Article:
That’s all for now – we are off to Bristol to take a look at a new student accommodation deal coming up there. It may be the best yet! If you are interested in student accommodation and have the funds to invest, do drop us a line to pre-register your interest.

admin@streetwisenews.com

Property Alert

Welcome to today’s news and views…

US – More Good News

According to the latest quarterly report from the National Association of Realtors (NAR) in the US, the median existing single family home price rose in 133 of 150 metropolitan areas in Q1 2013. ‘The supply/demand balance is clearly tilted toward sellers in a good portion of the country. Inventory conditions are expected to remain fairly constrained this year so overall price increases should be well above the historic gain of 1 to 2 per cent above the rate of inflation. If home builders can continue to ramp up production, then home price growth is expected to moderate in 2014.’

‘Some of the previously hard-hit markets like Phoenix, Sacramento and Miami continue to experience a dramatic turnaround, while a new set of areas like Atlanta, Minneapolis and Seattle have begun to show strong signs of upward momentum. Even with rising home prices, there is still plenty of buying power in the market. Historically low mortgage interest rates and home prices that remain well below their peak mean most buyers can purchase well within their means, assuming they meet ongoing stringent credit standards.’ More to come.

Hot Tipped Markets

Talking commercial real estate now, we note that CBRE is stating that Dublin, Madrid and Milan are ‘the real estate markets to watch…as international investors search for higher yields’. CBRE predicts that ‘safe haven’ markets such as London will see total returns of between 3 to 8 per cent a year over the next five years. Recovering markets such as Dublin, it says, should see total returns of more than 9 per cent a year over that time. These markets are suited, please note, to ‘investors with the appetite to take on incremental risk’.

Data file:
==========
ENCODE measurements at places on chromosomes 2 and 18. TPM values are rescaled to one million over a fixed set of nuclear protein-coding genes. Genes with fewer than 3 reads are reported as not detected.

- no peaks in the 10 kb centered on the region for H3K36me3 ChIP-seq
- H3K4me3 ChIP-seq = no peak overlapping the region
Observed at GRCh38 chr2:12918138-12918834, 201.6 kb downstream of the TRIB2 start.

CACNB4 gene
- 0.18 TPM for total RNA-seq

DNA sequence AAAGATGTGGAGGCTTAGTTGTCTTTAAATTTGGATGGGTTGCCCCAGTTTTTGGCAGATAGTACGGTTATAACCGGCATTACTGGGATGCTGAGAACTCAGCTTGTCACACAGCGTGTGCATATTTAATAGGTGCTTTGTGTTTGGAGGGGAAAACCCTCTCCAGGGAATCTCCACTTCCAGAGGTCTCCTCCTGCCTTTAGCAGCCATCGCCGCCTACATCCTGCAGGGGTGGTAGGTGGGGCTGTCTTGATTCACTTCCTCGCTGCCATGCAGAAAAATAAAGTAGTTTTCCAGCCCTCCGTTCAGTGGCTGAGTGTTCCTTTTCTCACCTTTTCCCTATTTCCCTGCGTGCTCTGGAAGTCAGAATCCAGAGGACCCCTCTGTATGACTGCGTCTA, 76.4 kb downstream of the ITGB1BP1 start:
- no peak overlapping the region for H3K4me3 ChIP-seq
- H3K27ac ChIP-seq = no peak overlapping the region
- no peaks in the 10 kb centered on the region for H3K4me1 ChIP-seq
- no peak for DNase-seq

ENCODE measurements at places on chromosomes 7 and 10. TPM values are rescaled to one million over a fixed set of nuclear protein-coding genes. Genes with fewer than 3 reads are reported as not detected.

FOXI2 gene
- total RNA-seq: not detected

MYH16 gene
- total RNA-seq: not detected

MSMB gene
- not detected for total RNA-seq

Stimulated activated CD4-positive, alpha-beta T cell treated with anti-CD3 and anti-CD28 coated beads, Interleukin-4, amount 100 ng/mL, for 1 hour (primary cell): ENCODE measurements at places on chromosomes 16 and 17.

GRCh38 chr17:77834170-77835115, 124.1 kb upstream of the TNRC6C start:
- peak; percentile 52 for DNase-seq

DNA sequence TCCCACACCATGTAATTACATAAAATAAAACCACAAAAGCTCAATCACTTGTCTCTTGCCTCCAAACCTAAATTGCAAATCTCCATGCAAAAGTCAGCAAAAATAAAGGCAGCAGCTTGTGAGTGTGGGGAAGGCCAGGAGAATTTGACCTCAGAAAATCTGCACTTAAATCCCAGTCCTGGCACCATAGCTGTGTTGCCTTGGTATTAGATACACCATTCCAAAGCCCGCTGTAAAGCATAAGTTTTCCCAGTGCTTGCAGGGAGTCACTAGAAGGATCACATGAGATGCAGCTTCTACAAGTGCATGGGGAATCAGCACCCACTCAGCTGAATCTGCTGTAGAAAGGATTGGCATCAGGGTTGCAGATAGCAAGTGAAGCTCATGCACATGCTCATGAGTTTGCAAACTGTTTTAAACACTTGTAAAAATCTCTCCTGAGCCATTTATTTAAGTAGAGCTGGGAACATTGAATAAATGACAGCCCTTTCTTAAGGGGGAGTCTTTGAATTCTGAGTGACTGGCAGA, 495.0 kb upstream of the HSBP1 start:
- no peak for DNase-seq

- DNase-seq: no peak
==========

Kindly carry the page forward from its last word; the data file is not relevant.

‘For some time there have been mentions of the ‘wall of money’ waiting on the sidelines for real estate. 2013 is likely to be the year where we see investors coming off the fence and deploying capital into locations such as Dublin and, further down the line, potentially Madrid as well. Over the next five years, we expect returns on prime assets in recovering markets and even good quality secondary in places such as the UK to exceed those in safe haven markets.’

Asia Prime Properties

A new report from Jones Lang LaSalle suggests that prime property prices in Asia, with the exception of Hong Kong and Singapore, are rising. Prices across the nine markets were up 2.2 per cent on a quarter-on-quarter basis and 6.1 per cent year-on-year. Indonesia led the way with prices in Jakarta rising 8.7 per cent between Q4 2012 and Q1 2013 and 32.9 per cent year-on-year.

Take note though that ‘falls are coming where governments have introduced measures to dampen market prices’. Prices are expected to drop by some 5 to 10 per cent in Hong Kong and Singapore this year. Jones Lang LaSalle in Hong Kong reports, ‘Unfortunately, with the current government continuing to adopt a heavy-handed approach in setting policy, volumes and prices are likely remain under downward pressure over the short-term.’ More to follow.